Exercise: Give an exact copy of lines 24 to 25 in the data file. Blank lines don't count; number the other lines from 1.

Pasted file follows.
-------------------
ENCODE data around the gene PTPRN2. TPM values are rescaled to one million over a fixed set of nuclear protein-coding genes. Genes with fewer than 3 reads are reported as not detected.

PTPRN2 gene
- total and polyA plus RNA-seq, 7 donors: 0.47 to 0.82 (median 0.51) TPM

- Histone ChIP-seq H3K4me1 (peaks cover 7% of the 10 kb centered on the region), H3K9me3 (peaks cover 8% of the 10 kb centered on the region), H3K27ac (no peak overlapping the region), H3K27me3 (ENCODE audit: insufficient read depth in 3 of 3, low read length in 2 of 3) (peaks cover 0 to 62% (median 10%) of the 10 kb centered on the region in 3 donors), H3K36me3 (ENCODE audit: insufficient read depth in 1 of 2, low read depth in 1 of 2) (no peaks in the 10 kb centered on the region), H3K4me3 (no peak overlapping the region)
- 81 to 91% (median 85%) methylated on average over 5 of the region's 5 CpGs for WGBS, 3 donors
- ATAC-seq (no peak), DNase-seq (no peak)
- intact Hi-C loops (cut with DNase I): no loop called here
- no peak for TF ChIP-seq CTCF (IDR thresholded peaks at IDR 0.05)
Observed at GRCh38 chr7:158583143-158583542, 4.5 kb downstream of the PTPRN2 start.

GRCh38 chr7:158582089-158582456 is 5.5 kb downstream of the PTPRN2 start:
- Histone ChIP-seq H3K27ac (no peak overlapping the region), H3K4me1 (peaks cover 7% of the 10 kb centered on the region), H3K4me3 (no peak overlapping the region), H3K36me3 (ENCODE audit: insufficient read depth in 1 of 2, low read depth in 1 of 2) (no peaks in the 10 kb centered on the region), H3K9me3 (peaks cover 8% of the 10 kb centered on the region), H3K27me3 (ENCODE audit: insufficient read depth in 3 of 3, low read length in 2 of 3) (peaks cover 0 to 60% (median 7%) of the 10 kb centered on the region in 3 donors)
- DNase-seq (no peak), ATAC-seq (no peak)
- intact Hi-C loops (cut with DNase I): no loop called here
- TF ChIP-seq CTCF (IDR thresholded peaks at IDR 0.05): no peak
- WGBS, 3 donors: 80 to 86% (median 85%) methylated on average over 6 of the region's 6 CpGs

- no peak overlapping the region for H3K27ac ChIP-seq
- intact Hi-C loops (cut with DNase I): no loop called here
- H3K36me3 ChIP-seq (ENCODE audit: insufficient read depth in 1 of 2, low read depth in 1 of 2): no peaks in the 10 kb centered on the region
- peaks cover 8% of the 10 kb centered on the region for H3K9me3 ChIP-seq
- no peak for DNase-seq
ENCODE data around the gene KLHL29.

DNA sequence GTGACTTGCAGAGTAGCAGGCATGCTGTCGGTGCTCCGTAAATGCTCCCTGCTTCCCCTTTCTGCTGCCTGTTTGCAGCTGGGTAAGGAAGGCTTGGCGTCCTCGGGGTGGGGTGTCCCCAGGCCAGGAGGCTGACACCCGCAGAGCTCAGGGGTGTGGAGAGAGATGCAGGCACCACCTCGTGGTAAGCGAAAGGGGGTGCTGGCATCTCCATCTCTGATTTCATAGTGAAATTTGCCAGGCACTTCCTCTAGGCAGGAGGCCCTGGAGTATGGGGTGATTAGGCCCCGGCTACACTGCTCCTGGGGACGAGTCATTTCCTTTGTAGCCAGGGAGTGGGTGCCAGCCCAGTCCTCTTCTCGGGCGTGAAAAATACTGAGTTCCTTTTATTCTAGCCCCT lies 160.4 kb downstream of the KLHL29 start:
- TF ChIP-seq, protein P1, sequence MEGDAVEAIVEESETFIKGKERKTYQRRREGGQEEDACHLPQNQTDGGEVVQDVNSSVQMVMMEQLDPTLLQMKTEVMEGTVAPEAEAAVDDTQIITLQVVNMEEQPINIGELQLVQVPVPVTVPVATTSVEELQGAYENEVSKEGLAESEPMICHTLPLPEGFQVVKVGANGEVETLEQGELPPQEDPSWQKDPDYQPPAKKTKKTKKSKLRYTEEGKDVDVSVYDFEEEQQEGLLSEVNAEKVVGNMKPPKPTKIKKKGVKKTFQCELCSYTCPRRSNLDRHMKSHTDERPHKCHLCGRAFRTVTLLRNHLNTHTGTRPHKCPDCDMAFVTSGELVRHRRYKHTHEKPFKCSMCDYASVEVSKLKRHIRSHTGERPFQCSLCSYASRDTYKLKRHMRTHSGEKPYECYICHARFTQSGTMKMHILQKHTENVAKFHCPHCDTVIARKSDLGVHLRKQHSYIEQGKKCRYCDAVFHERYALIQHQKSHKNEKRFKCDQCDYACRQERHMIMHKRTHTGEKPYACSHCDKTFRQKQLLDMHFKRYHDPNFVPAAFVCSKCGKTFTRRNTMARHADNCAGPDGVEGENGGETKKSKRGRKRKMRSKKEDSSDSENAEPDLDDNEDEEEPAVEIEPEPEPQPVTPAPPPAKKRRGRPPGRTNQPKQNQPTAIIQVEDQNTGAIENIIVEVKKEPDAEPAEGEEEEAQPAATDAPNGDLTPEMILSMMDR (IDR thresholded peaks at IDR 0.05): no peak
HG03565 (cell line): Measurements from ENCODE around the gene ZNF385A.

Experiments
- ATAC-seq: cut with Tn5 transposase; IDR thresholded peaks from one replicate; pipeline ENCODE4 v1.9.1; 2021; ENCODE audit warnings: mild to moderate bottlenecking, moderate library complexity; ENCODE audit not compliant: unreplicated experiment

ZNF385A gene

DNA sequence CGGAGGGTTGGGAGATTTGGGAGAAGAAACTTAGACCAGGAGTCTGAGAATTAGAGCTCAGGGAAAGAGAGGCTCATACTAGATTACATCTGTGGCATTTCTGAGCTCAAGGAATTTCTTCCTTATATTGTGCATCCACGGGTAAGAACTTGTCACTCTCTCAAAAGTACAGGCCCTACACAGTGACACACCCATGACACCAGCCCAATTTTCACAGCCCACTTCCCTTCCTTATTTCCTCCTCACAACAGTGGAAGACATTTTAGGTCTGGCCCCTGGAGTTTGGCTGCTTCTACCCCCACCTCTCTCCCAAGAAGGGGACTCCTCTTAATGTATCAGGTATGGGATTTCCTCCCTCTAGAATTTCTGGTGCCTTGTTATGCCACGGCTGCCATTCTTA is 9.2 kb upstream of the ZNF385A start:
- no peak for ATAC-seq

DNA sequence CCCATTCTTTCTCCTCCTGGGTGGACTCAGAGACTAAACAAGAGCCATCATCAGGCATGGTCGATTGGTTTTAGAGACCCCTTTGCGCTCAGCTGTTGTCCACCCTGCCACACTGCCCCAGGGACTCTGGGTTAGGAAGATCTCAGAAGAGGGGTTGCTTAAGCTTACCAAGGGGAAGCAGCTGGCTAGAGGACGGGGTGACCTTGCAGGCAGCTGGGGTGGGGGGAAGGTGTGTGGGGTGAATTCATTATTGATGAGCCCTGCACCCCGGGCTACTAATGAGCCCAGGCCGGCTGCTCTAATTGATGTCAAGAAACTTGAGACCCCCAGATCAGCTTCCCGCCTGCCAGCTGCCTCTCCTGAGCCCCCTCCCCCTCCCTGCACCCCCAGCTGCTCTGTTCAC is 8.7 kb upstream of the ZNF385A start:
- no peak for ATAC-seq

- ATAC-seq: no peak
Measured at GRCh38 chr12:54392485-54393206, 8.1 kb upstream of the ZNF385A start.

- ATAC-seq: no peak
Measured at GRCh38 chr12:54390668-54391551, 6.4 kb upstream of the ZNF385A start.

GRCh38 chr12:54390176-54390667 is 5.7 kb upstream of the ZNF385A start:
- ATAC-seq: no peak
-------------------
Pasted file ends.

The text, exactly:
HG03565 (cell line): Measurements from ENCODE around the gene ZNF385A.

Experiments